"I will go in unto the Altar of God
To God, Who giveth joy to my youth"
Tridentine Community News (January 20, 2013):
From time to time we bring to the attention of our readers some books that may be of interest.
The Baronius Press Breviary
The long-anticipated three-volume Breviary from Baronius Press is finally shipping, albeit in fits and starts as demand continues to exceed supply. Derived from the 1963 Collegeville Breviary, this is the first comprehensive Latin/English Breviary to be published for the Extraordinary Form Divine Office in 50 years.
A copy of the booklet Learning the Traditional Breviary is included with each order, to help those users who are new to the Divine Office to understand and pray it.
On the plus side, there is no more up-to-date, more comprehensive, more thoroughly proofread Breviary available from anyone else. For those intending to pray the official Latin text of the Divine Office, this edition is the best one available today.
Some readers may be disappointed to discover that the Confraternity translation of the Bible was used. The majority of hand missals and other liturgical books in English employ the Douay-Rheims translation of Sacred Scripture. The former lacks the “thee and thou” formality of the latter. However, this is a small gripe as Article 32 of the May, 2011 Vatican document Univérsæ Ecclésiæ clarifies that the Extraordinary Form Breviary may not be prayed in the vernacular by those obliged to pray the Divine Office. The English is a reference, not a liturgical text. Laypeople who pray the Divine Office by choice rather than by obligation may arguably pray the vernacular side, but equally arguably, that would be crossing the boundaries of what the Church understands to constitute the official EF Divine Office.
The Knox Bible
A reader who happens to be a biblical scholar suggested that we point out another new offering from Baronius Press: their new reprint of the Knox Bible. Comprised of a translation from the Latin Vulgate by Msgr. Ronald Knox of the New Testament, completed in 1945, and the Old Testament, completed in 1950, the Knox Bible is best known as the source of the English translations of the readings and Propers in Masses in England from the mid 1960s through the early 1970s. Certain Latin-English hand missals for the Tridentine Mass printed in England such as the recently reprinted Layman’s Missal take their translations of Sacred Scripture from the Knox Bible. Some find the Knox Bible more accessible than the Douay-Rheims, while others critique the “dynamic equivalence” philosophy used in its translations. It is certainly a translation worthy of study.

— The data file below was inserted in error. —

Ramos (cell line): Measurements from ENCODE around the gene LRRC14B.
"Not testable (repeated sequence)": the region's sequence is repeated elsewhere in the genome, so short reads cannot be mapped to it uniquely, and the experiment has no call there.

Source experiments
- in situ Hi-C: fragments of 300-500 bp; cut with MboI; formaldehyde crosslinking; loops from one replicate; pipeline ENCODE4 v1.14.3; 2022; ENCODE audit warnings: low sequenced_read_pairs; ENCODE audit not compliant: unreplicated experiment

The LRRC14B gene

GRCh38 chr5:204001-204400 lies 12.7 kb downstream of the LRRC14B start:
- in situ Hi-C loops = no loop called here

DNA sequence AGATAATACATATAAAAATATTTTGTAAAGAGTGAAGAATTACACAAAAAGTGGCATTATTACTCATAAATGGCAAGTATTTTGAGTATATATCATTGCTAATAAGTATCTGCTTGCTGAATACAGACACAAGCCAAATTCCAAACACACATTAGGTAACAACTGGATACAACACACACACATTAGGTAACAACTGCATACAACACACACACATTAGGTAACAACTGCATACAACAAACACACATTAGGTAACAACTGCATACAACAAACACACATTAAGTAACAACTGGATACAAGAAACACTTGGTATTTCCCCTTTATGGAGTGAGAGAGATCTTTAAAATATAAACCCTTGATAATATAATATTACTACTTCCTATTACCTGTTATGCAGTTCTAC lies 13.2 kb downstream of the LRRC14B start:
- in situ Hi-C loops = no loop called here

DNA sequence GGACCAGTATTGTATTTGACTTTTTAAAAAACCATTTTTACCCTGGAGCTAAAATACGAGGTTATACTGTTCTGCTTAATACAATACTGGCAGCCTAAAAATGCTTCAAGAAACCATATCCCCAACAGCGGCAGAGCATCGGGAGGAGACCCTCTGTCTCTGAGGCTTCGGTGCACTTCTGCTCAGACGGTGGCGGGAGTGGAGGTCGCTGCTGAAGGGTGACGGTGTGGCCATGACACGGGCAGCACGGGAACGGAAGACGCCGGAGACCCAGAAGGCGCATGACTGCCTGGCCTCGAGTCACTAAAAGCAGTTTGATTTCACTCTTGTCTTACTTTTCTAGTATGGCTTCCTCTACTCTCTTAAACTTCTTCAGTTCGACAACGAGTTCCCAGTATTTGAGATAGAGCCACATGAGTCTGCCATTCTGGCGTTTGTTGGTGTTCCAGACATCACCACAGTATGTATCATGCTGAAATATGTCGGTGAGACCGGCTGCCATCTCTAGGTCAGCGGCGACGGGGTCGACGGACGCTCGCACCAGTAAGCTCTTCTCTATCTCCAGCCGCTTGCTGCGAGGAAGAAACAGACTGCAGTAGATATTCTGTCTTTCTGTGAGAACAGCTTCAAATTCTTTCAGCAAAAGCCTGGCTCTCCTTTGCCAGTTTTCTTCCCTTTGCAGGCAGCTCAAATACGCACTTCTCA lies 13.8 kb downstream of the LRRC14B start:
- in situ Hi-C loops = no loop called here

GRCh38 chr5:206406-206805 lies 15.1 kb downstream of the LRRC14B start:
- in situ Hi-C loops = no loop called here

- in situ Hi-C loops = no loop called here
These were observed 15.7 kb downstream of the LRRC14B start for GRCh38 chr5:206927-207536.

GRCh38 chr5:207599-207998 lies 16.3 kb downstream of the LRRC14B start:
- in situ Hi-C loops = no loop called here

On several occasions this column has mentioned the USCCB’s 2006 edition of the Manual of Indulgences and the official Latin text on which it is based, the 2004 Enchíridion Indulgentiárum published by Libreria Editrice Vaticana. It is important for readers to understand that there is no distinction between Ordinary and Extraordinary Forms with regards to the list of prayers and acts which are enriched by Holy Mother Church with Indulgences. That being said, readers may still be interested in perusing the pre-Vatican II edition of the same book, Loreto Publications reprint of the 1957 edition of The Raccolta. While the statements of which prayers earn indulgences are no longer valid, the prayers themselves are a solid, meritorious collection. The Raccolta is a little less reader-friendly than The Blessed Sacrament Prayerbook or Blessed Be God, two popular reprinted collections of traditional prayers and devotions, but its presentation of the Latin original text of many of the prayers alongside the English is welcome and convenient.
St. Hyacinth Mass
The next Tridentine High Mass at Detroit’s St. Hyacinth Church will be held on Sunday, February 10 at 1:00 PM. The celebrant will be Fr. Pieter van Rooyen.
Tridentine Masses This Coming Week
- Mon. 01/21 7:00 PM: Low Mass at St. Josaphat (St. Agnes, Virgin & Martyr)
- Tue. 01/22 7:00 PM: Low Mass at Assumption-Windsor (Ss. Vincent & Anastasius, Martyrs)